The Spiritual World that Survived – Love Israel
This week’s parasha, Emor, deals with many commandments, the lion’s share of which relate to halachot (Jewish laws) of the kohanim who served God in the Temple. One of these mitzvot is the mitzvah of “truma”: a certain percentage of the field’s yield given to the kohanim. The parasha details under what condition the kohen can eat from the truma and when this is forbidden; who of the kohen’s family can eat from the truma and who cannot, and other issues connected to this commandment.
The mitzvah of “truma”, though obligatory for every farmer in the Land of Israel, is to a large extent a voluntary commandment because the Torah does not determine the percentage of the yield which the farmer must give the kohen. Therefore, even one sheaf of wheat can be the “truma” from an entire field. Any addition to this one single sheaf is given from the goodness of the farmer’s heart as he recognizes the significance of this mitzvah.
Why would a farmer want to give “truma” to a kohen? We can understand this if we analyze Am Yisrael’s original social structure as it is described in the Torah. In the past, the nation was divided into tribes with each tribe generally working in a specific sphere of the nation’s life. One tribe dealt with commerce, another with politics and governance, and yet another might have an expertise in wines. But we must be clear. This was not a caste system or an extremely hierarchical society. The members of a tribe were not obligated to work in that tribe’s field of expertise. It was not a person’s fate from the day of his birth. But each tribe had an area – some important part of the life of the entire nation – that became its specialty.
Only one tribe was the exception: the tribe of Levi. This tribe, some of whom served as kohanim in the Temple, did not receive parcels of land in the Land of Israel as the other tribes did. The tribe of Levi was the one in charge of leading the nation spiritually. They worked in the Temple and in teaching the entire nation Torah. Therefore, they did not live in one particular area of the land, but rather were scattered in small towns all over the land to allow for easier access to their spiritual roles.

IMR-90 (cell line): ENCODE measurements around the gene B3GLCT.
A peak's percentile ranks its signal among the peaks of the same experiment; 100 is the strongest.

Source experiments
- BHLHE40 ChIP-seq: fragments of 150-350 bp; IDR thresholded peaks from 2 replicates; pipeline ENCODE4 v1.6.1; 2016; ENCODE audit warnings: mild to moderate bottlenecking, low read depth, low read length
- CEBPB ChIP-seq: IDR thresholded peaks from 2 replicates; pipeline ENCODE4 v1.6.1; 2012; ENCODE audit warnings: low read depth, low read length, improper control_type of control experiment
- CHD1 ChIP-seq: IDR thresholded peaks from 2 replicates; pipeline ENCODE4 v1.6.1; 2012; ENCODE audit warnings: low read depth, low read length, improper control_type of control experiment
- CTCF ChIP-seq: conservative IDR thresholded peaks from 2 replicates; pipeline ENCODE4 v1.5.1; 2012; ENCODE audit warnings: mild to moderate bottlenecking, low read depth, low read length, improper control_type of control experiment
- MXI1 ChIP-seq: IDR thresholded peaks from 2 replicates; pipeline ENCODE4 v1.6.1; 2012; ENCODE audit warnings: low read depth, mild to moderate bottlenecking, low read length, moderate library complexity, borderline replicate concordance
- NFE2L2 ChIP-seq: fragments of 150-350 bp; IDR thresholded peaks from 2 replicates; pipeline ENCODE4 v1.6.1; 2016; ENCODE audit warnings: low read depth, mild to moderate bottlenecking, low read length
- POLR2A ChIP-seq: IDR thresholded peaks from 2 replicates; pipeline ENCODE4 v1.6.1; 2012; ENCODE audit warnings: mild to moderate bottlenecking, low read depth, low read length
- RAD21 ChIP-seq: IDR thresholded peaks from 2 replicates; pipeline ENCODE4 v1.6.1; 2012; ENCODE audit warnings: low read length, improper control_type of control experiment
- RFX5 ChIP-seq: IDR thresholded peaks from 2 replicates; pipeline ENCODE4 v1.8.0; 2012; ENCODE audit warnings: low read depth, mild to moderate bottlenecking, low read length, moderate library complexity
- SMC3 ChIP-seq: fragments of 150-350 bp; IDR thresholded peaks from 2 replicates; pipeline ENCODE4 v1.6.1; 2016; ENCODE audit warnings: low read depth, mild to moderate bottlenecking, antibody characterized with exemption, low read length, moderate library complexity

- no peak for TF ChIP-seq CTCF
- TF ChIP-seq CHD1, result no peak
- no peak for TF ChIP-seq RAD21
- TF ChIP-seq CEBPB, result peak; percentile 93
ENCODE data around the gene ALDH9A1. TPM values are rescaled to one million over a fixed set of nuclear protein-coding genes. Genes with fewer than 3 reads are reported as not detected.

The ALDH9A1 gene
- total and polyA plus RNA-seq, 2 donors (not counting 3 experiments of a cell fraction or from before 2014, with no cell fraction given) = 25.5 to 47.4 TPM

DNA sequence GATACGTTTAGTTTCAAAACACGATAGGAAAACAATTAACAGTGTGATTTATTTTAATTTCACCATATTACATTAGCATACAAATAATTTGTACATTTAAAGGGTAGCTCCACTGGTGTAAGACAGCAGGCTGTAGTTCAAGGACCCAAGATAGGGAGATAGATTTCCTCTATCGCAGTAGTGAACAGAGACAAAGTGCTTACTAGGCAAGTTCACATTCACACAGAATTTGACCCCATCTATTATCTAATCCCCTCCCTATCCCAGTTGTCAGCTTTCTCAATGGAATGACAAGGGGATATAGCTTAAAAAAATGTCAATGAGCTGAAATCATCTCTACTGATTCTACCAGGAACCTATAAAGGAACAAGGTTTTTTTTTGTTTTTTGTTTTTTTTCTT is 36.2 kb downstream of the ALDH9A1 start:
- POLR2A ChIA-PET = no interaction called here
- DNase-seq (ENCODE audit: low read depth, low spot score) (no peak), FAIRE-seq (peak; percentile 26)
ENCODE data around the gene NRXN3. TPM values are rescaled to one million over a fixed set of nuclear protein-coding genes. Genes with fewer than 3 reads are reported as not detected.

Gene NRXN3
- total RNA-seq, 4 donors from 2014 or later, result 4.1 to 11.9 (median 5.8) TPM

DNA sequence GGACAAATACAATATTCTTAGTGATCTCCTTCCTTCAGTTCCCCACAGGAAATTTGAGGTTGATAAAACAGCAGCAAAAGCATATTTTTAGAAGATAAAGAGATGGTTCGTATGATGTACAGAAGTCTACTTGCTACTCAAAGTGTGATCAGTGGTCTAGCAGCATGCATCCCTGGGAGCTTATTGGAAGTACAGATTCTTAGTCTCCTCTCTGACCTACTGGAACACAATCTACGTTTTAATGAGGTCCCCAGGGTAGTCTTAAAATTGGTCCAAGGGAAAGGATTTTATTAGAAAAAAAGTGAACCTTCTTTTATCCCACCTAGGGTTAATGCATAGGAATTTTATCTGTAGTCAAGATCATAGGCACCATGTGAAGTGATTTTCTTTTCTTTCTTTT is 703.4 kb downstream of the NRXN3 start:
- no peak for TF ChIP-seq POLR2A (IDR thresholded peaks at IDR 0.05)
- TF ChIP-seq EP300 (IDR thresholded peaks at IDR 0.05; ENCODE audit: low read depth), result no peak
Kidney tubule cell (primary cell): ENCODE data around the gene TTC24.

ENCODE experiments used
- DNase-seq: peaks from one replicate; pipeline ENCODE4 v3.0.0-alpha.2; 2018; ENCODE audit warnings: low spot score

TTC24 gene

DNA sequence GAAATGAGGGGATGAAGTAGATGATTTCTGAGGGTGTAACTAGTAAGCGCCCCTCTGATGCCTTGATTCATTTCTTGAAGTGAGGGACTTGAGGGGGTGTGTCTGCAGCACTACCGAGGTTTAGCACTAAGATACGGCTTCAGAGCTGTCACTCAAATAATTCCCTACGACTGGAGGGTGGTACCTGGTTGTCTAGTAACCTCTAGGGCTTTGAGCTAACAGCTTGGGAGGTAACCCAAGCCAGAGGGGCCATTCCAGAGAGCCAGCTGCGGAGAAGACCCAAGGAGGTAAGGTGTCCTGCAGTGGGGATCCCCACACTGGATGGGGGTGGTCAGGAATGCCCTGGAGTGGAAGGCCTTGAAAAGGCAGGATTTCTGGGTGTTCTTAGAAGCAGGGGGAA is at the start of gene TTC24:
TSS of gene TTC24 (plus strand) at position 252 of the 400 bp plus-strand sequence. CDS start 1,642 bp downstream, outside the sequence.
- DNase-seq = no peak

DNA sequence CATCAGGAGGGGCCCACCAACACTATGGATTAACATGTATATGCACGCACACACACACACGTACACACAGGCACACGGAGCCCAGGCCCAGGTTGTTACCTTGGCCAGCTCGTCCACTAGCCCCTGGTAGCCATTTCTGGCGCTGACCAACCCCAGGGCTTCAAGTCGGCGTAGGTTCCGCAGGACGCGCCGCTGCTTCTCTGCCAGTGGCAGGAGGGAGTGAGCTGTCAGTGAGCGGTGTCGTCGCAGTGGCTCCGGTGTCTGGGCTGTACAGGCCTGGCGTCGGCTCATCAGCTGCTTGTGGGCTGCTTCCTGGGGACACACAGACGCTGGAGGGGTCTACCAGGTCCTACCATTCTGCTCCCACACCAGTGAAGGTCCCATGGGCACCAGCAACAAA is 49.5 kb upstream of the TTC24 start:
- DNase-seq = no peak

The farmer who works his field and sees blessing in his yield might see the field as merely an economic issue disconnected from the spiritual and ideological world. But the Torah instructs him to put the spiritual world “into” his field. How? By setting aside a certain percentage of the yield and giving it to the spiritual tribe, the one busy teaching Torah. In this way, the farmer becomes a partner in the Levi’s spiritual work and that of the kohanim. This adds values and holiness to the farmer’s work.
This Saturday night and Sunday, Am Yisrael will be celebrating Lag Baomer. It is an ancient custom to mark the 33rd day of the Omer as a day of joy and of visiting the tomb of Rabbi Shimon Bar Yochai in Meiron in the Upper Galilee. As this custom became more popular, its original reason became less known. What happened on this day and what’s the connection with Rabbi Shimon Bar Yochai?
Rabbi Hayyim Vital (Safed, 1542-1620) was one of the students of the great Rabbi Yitzchak Luria (the Ar”I, z”l). He wrote the reason for this custom in his kabbalist book “The Gate of Intentions”, a reason that relates to the mitzvah of “truma”.
The Talmud tells us about Rabbi Akiva, the greatest of Tanaim in the 1st and 2nd centuries, who had thousands of students. Over a short period of time, a terrible tragedy struck the nation: all of Rabbi Akiva’s students died within a few weeks. The Talmud says their deaths came as punishment for “not being respectful to one another”. Despite being knowledgeable about Torah, their interpersonal relationships left much to be desired. The influence of this event on Jewish society is described in the Talmud with one short and powerful sentence. “The world was desolate.” In a short time, the nation’s spiritual leadership disappeared. Desolation, emptiness, and a deep void were felt in the world. But Rabbi Akiva did not despair. He set up five students, the most important of whom was Rabbi Shimon Bar Yochai, and these five students continued the tradition of learning Torah and teaching it to the nation. They were the ones who made the desolation blossom again.
Rabbi Akiva’s thousands of students died between Pesach and Lag Baomer. On Lag Baomer, therefore, the tradition of passing Torah from generation to generation was renewed by the teacher – Rabbi Akiva, and his student – Rabbi Shimon Bar Yochai. This, says Rabbi Vital, is the reason to celebrate on Lag Baomer. On this day, we celebrate the survival of Am Yisrael’s spiritual world; the survival of our spiritual greats, the teachers of Torah; the fact that ultimately the world did not remain spiritually desolate – It has Torah, it has values of truth, and it has values of justice and peace.
Rabbi Shmuel Rabinowitz, Rabbi of the Western Wall and Holy Site